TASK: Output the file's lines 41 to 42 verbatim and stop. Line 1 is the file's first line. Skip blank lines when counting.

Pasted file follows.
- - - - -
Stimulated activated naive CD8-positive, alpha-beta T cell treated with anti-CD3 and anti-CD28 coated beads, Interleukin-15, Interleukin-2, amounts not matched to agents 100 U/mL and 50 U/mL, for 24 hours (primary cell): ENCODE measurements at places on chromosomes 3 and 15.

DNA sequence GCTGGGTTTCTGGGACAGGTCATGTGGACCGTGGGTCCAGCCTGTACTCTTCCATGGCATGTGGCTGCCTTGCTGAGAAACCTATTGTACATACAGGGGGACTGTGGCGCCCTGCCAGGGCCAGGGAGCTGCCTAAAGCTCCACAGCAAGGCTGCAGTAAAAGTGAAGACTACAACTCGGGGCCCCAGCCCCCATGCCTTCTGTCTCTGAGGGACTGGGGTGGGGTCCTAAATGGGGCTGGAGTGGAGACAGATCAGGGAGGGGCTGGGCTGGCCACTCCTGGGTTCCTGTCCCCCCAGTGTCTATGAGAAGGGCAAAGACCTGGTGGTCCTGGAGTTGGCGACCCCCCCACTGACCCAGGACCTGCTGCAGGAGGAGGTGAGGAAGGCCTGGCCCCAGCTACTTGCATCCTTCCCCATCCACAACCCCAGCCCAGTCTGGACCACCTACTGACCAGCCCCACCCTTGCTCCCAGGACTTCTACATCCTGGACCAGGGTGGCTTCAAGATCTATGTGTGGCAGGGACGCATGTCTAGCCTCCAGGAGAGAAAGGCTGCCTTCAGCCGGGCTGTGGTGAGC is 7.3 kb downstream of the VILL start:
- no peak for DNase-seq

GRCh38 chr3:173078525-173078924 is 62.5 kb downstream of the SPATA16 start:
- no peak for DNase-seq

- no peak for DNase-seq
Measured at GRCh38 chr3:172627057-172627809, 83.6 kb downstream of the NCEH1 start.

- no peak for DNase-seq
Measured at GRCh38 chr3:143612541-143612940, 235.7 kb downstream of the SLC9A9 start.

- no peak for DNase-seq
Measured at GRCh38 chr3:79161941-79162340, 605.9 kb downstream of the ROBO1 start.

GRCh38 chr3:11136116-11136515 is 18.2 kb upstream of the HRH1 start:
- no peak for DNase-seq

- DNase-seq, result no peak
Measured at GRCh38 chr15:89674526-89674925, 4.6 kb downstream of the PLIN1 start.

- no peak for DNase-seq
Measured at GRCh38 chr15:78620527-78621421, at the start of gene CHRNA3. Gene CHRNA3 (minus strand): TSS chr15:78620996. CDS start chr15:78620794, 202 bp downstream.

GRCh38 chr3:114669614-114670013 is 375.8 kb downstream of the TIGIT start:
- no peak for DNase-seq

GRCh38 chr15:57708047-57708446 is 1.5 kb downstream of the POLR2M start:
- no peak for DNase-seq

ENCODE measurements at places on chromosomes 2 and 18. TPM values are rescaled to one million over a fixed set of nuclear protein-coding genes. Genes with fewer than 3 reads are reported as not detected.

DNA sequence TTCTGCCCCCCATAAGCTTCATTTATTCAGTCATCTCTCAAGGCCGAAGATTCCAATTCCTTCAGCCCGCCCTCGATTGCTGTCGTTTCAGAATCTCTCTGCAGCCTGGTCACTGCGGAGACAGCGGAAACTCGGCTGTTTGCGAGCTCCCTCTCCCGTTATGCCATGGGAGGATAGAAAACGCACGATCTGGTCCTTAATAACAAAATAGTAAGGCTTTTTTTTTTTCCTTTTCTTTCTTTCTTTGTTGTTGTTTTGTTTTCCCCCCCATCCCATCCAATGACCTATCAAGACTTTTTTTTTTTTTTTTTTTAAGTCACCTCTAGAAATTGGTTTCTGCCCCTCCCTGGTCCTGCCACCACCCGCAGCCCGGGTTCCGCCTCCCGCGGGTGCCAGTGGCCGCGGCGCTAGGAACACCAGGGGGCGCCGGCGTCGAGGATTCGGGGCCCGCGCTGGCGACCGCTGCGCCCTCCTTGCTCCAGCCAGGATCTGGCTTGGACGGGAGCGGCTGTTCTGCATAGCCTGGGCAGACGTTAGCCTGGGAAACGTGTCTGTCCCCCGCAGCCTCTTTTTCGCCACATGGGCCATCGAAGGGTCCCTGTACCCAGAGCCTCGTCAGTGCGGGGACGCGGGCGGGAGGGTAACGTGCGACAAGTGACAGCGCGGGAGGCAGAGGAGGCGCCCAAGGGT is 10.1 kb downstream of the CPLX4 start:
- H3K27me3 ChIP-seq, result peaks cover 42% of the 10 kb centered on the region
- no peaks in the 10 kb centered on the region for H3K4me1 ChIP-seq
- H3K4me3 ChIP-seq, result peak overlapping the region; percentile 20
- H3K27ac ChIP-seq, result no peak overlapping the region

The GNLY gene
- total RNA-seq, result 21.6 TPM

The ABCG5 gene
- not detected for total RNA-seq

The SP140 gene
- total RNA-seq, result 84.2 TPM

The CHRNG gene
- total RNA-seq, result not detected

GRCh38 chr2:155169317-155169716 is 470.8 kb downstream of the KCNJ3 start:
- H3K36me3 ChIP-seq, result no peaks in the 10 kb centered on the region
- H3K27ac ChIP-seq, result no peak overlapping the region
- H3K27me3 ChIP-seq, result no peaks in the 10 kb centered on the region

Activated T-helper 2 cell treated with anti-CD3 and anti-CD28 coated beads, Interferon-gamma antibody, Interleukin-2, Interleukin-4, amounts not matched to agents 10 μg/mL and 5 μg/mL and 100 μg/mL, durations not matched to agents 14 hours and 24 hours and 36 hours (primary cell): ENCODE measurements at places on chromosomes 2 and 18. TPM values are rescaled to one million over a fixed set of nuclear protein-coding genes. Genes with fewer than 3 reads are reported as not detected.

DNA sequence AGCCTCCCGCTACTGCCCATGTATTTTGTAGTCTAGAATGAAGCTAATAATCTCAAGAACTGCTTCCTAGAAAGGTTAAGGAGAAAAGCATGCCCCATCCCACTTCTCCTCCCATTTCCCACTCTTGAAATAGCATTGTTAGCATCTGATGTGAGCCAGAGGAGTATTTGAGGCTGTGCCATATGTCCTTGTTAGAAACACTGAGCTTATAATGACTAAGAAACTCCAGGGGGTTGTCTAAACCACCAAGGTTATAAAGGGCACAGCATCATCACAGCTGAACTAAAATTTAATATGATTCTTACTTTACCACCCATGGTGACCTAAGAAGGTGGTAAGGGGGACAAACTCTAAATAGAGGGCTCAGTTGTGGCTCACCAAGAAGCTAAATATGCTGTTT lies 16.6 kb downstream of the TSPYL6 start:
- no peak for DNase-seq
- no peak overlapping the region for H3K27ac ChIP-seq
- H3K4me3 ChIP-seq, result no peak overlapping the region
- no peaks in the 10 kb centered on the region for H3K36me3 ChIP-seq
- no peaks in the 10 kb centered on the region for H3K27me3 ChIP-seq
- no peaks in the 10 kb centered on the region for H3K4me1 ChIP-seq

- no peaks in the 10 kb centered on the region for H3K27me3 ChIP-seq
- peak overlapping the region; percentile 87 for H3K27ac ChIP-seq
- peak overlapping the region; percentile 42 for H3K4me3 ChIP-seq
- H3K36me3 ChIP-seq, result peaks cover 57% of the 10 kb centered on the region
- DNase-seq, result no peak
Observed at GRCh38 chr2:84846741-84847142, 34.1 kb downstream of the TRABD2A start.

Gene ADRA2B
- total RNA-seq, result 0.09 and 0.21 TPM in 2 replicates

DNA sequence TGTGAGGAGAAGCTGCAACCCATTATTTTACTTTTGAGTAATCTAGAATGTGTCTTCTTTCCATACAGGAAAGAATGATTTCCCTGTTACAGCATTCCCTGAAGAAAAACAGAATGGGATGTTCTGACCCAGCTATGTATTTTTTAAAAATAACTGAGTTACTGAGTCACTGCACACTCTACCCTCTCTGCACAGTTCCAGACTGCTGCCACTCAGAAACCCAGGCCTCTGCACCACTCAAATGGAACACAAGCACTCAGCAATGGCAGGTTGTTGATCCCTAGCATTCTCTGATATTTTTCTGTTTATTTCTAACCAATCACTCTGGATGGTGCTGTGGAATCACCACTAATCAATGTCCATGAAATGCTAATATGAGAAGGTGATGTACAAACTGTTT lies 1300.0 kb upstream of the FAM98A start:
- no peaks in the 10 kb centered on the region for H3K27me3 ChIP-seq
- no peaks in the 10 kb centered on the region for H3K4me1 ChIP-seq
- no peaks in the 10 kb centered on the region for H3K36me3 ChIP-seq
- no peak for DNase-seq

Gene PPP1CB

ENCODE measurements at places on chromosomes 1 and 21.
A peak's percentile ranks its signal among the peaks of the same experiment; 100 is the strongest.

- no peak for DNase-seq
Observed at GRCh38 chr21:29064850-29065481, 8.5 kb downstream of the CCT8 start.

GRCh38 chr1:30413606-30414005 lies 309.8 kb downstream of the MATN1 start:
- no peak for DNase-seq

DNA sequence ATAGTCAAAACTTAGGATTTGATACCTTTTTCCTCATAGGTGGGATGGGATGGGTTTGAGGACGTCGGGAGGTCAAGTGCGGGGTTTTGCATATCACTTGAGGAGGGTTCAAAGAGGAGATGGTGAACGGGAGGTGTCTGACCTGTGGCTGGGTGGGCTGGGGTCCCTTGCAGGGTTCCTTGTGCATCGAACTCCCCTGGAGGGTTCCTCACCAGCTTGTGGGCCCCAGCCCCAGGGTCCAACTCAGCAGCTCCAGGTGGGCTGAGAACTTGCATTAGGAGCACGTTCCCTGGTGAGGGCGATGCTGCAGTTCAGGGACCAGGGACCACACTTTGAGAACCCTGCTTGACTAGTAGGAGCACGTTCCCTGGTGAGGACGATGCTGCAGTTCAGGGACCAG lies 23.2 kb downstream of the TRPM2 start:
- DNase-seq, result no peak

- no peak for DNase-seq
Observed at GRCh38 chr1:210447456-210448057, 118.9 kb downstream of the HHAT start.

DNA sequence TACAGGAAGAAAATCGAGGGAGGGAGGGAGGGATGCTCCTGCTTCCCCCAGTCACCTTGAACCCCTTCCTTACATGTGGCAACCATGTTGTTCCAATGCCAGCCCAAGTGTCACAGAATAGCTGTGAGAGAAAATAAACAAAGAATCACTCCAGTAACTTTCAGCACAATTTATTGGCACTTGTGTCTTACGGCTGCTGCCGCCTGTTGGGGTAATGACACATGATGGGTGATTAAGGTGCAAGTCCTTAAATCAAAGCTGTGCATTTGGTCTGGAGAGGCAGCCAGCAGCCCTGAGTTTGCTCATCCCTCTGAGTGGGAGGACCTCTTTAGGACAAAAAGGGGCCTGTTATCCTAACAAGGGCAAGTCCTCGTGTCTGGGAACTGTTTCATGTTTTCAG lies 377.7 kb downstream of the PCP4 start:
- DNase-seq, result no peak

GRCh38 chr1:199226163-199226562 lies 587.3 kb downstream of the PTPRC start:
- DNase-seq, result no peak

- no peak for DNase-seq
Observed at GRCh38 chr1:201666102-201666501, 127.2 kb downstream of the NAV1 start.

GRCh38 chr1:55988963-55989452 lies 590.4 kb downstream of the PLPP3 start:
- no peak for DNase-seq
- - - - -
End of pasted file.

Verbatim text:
DNA sequence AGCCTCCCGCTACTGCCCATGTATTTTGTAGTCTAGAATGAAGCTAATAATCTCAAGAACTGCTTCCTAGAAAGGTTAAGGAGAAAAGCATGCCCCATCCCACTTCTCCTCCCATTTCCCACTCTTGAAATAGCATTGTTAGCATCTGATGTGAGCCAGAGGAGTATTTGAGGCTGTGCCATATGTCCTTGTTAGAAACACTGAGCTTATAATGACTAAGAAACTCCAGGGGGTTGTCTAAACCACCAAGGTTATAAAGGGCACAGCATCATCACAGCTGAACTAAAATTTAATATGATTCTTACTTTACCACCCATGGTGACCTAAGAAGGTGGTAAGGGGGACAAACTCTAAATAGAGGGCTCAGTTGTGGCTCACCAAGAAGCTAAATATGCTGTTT lies 16.6 kb downstream of the TSPYL6 start:
- no peak for DNase-seq